Sales as a Profession (SaaP)
Mar 06 2018
Howard Stevens, founder of the Sales Education Foundation (SEF) used to like to ask, “What do you call the person who graduated last in their class from medical school?” Answer: Doctor.
The point is that even the last in class passed a certain standard level of education; in this case, medical school. University education is one way to decide who gets to be called a professional.
If, however, your definition of professional, as opposed to amateur, is that a person is paid for doing it, and, that a collection of these people constitutes a profession, then clearly sales qualifies. But, does this make sales a profession? Many would answer: No. Some consider “sales professional” to be an oxymoron, like “professional wrestling.”
But there are schools today that offer a certificate or degree in sales. According to Sally Stevens, Executive Director of the SEF, of the more than 4300 universities and colleges in the United States today, fewer than 100 offer a degree or certificate in sales.
Graduates of these programs are snapped up by employers, happy to have new hires who have already been through some formal sales training. Still, with so few programs available, most salespeople today came from other majors. Unsurprisingly, business was the number one major of the 550 sales reps CSO Insights surveyed. STEM (science, technology, engineering, math) majors were a close second; yet, 1 in 10, making up 3rd place, were sales majors. This is a major departure from a generation ago when essentially zero would have been sales majors.
The STEM and business majors typically have training in other areas attractive to employers and useful in sales: analytical skills, math competency, tech savvy. Cate Gutowski, VP of Commercial Digital Sales Transformation at GE, shared that in addition to sales skills the salesperson of the future will speak the language of business, think in terms of customer outcomes, be financially savvy, and understand/live shareholder value.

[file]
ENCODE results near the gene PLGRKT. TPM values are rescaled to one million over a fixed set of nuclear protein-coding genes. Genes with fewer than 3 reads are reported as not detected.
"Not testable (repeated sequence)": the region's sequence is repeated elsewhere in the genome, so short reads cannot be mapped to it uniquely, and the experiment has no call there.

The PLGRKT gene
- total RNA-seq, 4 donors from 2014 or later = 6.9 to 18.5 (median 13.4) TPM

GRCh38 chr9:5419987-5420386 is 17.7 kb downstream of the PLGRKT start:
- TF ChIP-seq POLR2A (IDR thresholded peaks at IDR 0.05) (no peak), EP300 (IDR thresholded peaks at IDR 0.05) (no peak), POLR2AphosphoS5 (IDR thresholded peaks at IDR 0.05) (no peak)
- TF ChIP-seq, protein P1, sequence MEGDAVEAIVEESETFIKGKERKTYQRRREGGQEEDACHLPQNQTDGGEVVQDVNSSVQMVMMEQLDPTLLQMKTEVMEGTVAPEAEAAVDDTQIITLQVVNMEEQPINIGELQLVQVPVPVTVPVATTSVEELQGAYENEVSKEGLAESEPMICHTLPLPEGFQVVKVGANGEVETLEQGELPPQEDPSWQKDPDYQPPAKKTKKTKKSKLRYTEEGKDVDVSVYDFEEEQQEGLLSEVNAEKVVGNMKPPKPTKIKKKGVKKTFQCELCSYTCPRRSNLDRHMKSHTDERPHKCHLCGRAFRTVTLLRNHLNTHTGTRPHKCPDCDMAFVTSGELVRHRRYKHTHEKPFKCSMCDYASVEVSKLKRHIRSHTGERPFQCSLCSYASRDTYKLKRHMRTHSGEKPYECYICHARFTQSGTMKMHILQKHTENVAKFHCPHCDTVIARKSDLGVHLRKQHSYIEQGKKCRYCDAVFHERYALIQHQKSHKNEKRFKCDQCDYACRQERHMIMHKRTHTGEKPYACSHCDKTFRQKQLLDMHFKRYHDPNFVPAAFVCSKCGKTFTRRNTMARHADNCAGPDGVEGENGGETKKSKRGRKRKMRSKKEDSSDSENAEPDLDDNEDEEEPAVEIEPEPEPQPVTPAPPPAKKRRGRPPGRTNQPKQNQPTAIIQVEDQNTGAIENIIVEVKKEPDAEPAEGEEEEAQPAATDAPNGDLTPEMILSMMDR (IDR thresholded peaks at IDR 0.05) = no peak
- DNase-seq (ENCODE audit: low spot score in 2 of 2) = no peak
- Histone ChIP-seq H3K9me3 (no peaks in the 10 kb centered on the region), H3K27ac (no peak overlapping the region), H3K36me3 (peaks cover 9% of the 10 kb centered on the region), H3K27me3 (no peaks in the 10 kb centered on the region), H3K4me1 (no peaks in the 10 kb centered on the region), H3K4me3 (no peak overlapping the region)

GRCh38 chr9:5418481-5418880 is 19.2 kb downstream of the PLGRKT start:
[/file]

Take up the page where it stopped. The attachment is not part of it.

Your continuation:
The landscape will continue to shift and at an accelerating rate. Artificial intelligence (AI) may displace many transactional sellers but also promises to create new opportunities and requirements. Jim Dickie, co-founder of CSO Insights, says AI will alleviate the tedium of data entry, prospect research and pipeline/sales funnel reporting/forecasting. At the same time, AI will provide new levels of insight into buyers, their interests and proclivities. Selling energy will shift to ingenuity/insight, and away from tedium. Sellers will be required to develop higher emotional quotients (EQ) for elevated relationships and ingenuity quotient (IQ) for higher value-add.
The sum of these movements and messages is that sales has moved beyond a collection of skills and proven methods and into the next stage of professional evolution. At the same time, the ease, speed and convenience of online shopping now married to and accelerated by technologies such as marketing automation and artificial intelligence cause some to wonder if SaaP is not only an oxymoron, but one with an imminent expiration date.
Forester (April 2015) predicted 20% of North American sales jobs in B2B would be eliminated by 2020. CSO Insights’ research has found no data to support this; to the contrary, one year later (2016 is the latest data on this, we’ll be asking again in 2018), only 3% of respondents expected their sales organization to shrink. 30% said theirs would remain the same, and the remaining 67% said they planned to grow the size of their sales organization by a weighted average of 12.8%
At the same time the nature of what sellers will be doing, the tools available to help them do their work, and the profile of current/future sellers are rapidly evolving. Increasingly, the ability to bring analytic and tech-savvy skills to traditional relationship and communication abilities is seen as the winning combination to sales success (current and future).
Sales today is no longer art OR science but art AND science. CRM has become increasingly, ubiquitous, high-speed, wireless and cheap. AI promises to bring—eventually not immediately—increasing insights, best practices and standards
As practitioners balance and increase adoption of technology and process into their daily sales activities, what works and doesn’t will be more readily recognized. This data stream will provide feedback to fuel a virtuous loop of continuous improvement and increasing science toward professional stature.